Automatic Manifesto
by Nick Piombino

Start with the thought that to start with a thought and allow the pressure to think of the thought to dissolve. To say what the thought was to dissolve. To let the pressure dissolve. This dissolving is a solution, one solution. That it trails off into the screech of tires at a distance.

A practical solution to the problem of the subject is something I just forgot. It just dissolved.

The truth of a life. This life of truth is studded with traps- stutters and fumbles. And I mumble...

But to go forward, despite the anxieties and doubts, step by step, unflinchingly. Yet I flinch. Unconsciously I avoid the absurd: which frequently contains the treasure. It would be absurd. Still, I try to understand, and do understand something, anything. At a distance, a mournful horn. And I remember...

The irony of the situation of contemporary poetry consists of its self-conscious, yet unconscious, imitations of the aesthetics of permanence. But things are changing too fast to allow for notions of permanence. Planned obsolescence has ushered in the age of automatic obsolescence- which finally means simply- we imitate in all our works our supposition that death is final. "But the universe is alive!" Things are hidden away, sandwiched between slices of insignificance. Faster, faster, close, closer until All combines with Each- and then go out for a smoke and a breath of fresh air..."But what about Blake?" "What is freedom?" and the like.

There aren't enough things to write about (i.e. the world is bare=T.S. Eliot's landscapes, moonscapes). More and more poems in more and more space. Must cover more space-poems as big as California. Must confess secrets, get attention. Must conceal embarrassments, create embarrassments. Must mystify, satisfy, entertain, beguile, charm, remember, enlighten, soothe, relax, inspire, challenge, attract, impress, confuse, enrapture, mobilize. I must rebel, I must gather, I must disseminate, I must canonize, be canonized. I must never be literal, romanticize, hate too much or love too much, or reveal my undesirable or questionable values. I must not be ingenuous or naive, too intellectual or theoretical, too simplistic or bombastic, too sententious or litigious. I must not be blank or silent, outrageously moralistic. I must be more sexual, I must not dwell on my personal identity, and never get too involved with feelings. I must not think too much about my audience. I must be spontaneous. I must record faithfully the dialogues and events of my time, like a combination tape recorder and camera. I must be funny and use language in a witty, inspired, telegraphic and rhythmic way. I must be aware of the group process and not overly dwell on simplistic psychological issues in enormous, repetitive, boring detail as frequently as possible. I must use images, images of life and death, of youthful sexuality, of corporate power and greed- and most of all, naked violence. I must mention the police. I must plunder my diary writings- but disguise them and efface them. I must divide my text into ever more digestible sub-headings. I must copy and plagiarize. I must appropriate. I must create ironies, within ironies, within ironies. I must reflect form. I must create more snappy dialogue. I must be published more, write more letters, be discussed, more, be anthologized more. I must be seen at more fashionable parties. I must befriend the famous, woo them, flatter them, flirt with them. I must dress befitting my artistic accomplishments. I must be calm. I must be cool, I must conceal my emotional nature. I must not dwell on my mistakes. I must be witty. I must be charming. I must learn to ignore cheerfully accusations of literary imitation or influence. I must not commit social or literary suicide.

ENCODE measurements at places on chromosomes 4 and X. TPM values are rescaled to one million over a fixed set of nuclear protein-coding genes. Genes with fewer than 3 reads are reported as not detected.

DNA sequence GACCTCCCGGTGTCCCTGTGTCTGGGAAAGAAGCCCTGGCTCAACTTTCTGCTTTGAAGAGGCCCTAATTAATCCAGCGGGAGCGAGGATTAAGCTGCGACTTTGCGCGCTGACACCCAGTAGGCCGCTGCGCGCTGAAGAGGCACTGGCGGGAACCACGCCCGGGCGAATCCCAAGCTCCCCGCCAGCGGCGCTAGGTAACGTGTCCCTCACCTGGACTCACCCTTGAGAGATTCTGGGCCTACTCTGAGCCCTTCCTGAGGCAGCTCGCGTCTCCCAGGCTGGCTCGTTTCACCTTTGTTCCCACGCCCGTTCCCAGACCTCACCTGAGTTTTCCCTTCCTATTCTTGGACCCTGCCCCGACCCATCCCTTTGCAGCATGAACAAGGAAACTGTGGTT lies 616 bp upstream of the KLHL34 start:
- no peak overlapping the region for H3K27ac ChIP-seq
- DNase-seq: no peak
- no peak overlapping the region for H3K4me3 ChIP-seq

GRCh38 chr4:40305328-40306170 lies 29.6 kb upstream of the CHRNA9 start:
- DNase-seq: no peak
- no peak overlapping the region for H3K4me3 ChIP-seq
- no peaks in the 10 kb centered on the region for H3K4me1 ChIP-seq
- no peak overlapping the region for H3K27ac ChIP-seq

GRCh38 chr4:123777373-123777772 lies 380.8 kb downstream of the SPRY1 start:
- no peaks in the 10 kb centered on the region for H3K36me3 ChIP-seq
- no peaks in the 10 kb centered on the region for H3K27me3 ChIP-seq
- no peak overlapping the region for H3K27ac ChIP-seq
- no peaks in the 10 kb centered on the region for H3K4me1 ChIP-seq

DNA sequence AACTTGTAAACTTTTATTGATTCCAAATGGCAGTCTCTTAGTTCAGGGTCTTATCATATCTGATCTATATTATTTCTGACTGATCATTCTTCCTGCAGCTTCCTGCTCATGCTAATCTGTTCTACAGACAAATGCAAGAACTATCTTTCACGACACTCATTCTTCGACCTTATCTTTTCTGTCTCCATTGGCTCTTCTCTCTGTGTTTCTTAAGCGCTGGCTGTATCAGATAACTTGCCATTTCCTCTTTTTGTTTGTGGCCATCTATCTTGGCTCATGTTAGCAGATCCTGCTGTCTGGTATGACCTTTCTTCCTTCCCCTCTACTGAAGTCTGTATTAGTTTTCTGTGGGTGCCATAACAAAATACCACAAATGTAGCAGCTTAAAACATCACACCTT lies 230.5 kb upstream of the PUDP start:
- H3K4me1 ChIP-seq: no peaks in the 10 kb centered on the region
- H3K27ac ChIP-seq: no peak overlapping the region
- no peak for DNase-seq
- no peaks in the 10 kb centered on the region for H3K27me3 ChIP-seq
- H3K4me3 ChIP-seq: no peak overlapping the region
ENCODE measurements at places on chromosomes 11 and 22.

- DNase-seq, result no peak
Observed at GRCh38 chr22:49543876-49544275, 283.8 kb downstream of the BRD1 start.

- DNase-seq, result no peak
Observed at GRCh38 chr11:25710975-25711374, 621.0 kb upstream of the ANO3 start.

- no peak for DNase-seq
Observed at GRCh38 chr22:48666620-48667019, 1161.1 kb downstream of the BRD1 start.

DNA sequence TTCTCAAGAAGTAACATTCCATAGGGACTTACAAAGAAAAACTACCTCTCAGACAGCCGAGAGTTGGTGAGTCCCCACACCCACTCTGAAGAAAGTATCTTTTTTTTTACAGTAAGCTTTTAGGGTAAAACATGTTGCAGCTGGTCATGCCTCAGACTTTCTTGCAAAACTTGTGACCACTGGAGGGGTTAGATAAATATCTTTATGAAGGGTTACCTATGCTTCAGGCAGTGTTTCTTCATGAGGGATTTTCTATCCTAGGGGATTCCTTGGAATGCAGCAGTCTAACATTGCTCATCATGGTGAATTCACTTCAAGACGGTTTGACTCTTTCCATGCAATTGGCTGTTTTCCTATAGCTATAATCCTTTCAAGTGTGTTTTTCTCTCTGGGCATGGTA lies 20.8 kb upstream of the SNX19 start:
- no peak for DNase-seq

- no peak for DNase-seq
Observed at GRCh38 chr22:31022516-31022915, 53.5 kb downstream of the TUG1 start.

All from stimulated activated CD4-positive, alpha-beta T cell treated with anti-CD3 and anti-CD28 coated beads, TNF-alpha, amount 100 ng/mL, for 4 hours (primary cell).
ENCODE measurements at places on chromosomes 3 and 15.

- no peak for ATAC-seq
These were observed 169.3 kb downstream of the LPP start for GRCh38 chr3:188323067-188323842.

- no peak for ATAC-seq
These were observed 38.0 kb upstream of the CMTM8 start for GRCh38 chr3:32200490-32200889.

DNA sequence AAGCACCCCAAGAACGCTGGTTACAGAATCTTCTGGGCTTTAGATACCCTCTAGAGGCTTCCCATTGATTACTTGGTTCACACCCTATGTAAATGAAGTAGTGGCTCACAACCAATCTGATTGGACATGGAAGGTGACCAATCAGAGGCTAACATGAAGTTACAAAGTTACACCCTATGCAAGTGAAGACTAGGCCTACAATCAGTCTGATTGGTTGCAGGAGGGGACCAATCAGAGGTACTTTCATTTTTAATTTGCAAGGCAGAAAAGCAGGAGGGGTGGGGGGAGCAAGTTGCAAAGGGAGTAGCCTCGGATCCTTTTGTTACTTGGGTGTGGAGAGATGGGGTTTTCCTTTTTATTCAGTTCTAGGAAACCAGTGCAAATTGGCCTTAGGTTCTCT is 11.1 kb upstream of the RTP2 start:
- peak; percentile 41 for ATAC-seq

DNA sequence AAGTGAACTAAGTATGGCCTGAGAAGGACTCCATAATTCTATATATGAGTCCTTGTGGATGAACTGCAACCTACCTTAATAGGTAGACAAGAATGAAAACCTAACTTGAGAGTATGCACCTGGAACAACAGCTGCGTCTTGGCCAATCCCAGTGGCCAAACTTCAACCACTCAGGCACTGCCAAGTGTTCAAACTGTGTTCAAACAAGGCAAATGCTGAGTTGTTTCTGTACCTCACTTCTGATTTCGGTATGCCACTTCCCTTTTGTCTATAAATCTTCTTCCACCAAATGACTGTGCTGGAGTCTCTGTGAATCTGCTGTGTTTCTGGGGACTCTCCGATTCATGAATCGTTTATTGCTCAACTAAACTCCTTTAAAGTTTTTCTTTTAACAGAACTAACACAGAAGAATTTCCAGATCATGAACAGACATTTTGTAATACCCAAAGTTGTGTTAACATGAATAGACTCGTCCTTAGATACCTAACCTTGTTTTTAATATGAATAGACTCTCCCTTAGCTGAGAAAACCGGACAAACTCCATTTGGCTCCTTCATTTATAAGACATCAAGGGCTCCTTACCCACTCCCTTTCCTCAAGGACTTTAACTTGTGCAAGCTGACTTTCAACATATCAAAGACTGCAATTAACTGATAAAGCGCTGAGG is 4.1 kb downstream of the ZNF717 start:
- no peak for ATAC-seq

I must create new forms, I must create new words, I must allude to many levels, many literatures. I must go mad. I must make sane. I must create. I must destroy. I must make to live. I must let die.

(published in Ribot #2, 1994)